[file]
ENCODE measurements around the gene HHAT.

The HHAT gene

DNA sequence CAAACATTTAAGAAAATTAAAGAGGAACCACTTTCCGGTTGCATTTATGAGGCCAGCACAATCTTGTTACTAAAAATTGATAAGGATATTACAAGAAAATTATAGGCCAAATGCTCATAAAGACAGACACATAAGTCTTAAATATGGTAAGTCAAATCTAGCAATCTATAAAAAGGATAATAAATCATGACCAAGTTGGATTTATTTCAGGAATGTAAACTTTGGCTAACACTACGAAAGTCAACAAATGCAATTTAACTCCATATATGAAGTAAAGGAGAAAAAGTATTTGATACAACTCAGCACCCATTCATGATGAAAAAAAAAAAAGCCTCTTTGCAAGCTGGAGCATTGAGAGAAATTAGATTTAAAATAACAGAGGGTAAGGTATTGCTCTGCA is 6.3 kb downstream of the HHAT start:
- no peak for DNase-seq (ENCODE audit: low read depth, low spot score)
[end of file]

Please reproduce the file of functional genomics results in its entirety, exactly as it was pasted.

ENCODE measurements around the gene HHAT.

The HHAT gene

DNA sequence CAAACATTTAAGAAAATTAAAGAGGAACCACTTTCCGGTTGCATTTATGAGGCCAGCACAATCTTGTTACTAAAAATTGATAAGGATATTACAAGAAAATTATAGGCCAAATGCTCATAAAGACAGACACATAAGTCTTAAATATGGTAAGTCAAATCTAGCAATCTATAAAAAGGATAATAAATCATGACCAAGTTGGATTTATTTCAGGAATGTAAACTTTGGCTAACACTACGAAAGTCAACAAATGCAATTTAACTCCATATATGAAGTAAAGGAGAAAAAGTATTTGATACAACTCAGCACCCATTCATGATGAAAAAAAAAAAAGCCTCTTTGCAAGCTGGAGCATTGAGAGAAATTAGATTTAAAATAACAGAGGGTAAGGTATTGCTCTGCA is 6.3 kb downstream of the HHAT start:
- no peak for DNase-seq (ENCODE audit: low read depth, low spot score)